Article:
CHICAGO—High eosinophil counts that can’t be explained should concern rheumatologists and spark attempts to identify what’s happening, an expert said at the ACR State-of-the-Art Clinical Symposium in April.
“Eosinophil counts over 1,500 (per microliter) should provoke worry,” said Bruce Bochner, MD, professor of medicine in allergy and immunology at Northwestern University Feinberg School of Medicine in Chicago. He cautioned that a patient with neutropenia will give a false increase in eosinophil percentage and, to obtain the true number, the white blood cell count should be multiplied by the eosinophil percentage.
The tip was among many offered in his talk for dealing with eosinophilia (counts of 500–1,500 per microliter) and hypereosinophilia (1,500 or more), which can be a manifestation of a variety of disorders, from allergies to drug reactions to leukemia.
The workup of a patient with eosinophilia or hypereosinophilia must be detailed and thorough, Dr. Bochner explained. The cause can be either primary or secondary, and can be characterized by its molecular cause or the organ involved. The treatment depends on the root cause, and expanding therapy options, he said.
“Whenever possible, go back and try to figure out when the eosinophilia or hypereosinophilia began,” he said. “There may be a new drug. There may be associated travel. There may be
something that is easily reversible that you’ll pinpoint.”
Hypereosinophila in a patient with gastrointestinal symptoms should prompt concern for eosinophilic gastritis, he said.
Two types of eosinophilia due to helminths that “you don’t want to miss” are Strongyloides stercoralis and Ascaris lumbricoides. Even though they are typically contracted in tropical climates, patients can be infected in regions of the U.S., so travel outside the country isn’t required. Strongyloides can disseminate and be lethal, especially if the patient is misdiagnosed and treated with corticosteroids, Dr. Bochner said.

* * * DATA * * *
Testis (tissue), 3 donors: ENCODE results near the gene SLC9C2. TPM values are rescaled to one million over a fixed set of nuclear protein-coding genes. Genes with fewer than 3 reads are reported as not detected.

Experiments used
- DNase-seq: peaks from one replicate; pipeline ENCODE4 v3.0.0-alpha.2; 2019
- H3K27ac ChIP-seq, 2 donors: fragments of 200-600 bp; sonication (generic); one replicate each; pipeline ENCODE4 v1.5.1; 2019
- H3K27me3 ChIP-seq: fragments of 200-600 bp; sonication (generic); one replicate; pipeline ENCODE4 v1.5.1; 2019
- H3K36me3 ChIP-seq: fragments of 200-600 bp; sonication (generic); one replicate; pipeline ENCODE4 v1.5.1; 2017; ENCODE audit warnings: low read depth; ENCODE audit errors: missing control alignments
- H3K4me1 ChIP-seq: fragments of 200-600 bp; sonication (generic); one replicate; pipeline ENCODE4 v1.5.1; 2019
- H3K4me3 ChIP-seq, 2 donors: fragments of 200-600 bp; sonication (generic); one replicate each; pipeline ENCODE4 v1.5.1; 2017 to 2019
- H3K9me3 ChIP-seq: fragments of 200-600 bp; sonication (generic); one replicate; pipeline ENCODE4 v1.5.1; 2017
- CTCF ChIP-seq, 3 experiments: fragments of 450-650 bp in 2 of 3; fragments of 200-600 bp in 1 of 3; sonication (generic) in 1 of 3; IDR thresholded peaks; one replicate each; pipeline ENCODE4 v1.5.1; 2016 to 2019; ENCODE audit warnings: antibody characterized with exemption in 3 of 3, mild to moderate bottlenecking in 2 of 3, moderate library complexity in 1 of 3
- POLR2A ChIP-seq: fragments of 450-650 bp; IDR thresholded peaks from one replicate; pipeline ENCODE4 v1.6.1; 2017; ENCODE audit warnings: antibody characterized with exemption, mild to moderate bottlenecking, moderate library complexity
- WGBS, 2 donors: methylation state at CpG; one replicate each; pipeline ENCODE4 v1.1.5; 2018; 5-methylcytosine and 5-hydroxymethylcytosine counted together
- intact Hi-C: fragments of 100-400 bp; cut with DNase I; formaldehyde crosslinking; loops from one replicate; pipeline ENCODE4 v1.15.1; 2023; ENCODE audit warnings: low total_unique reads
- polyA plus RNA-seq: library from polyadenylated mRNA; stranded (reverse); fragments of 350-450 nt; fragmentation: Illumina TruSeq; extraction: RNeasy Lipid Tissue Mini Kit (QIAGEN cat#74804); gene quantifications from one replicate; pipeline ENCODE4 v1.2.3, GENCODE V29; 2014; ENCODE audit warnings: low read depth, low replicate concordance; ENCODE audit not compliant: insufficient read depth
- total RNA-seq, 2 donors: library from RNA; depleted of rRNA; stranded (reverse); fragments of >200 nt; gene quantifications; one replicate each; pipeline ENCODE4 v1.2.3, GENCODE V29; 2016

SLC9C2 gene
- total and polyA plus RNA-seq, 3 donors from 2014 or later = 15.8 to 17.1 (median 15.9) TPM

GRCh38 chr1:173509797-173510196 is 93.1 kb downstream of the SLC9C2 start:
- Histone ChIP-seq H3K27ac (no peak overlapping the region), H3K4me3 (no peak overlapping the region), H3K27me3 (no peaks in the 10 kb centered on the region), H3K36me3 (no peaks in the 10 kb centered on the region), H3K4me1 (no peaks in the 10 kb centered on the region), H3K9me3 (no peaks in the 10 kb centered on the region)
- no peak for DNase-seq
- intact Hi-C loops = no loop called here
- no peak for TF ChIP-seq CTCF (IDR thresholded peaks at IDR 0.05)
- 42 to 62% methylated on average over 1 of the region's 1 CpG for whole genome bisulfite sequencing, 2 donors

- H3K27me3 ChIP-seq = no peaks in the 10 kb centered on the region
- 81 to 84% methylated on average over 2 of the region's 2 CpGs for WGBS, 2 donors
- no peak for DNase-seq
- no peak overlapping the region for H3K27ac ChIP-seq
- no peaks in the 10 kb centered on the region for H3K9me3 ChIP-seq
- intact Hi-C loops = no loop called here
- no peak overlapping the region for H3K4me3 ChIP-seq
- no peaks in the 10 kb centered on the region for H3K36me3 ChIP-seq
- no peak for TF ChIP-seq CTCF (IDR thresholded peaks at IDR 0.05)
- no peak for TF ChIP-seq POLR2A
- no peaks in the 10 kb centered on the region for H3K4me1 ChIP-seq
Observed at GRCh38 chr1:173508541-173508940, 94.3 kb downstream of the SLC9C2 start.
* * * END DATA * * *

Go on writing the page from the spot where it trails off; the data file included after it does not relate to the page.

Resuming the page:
Drug reactions with eosinophilia and systemic symptoms (DRESS) are typically marked by a measles-like rash starting two to eight weeks after taking the culprit drug and can prove life threatening, although the mechanisms at play are not well understood, he said.
‘In many of these conditions, one of the deadliest complications is endomyocardial involvement.’ —Dr. Bochner
In hypereosinophilia with myeloproliferative features, a gain-of-function deletion mutation has been identified, and the kinase inhibitor imatinib has yielded curative responses. This disorder tends to respond poorly to corticosteroids, Dr. Bochner said.
The lymphocytic variant, which can transform to malignancy, is mainly treated with corticosteroids, eventually combined with interferon alpha or other agents.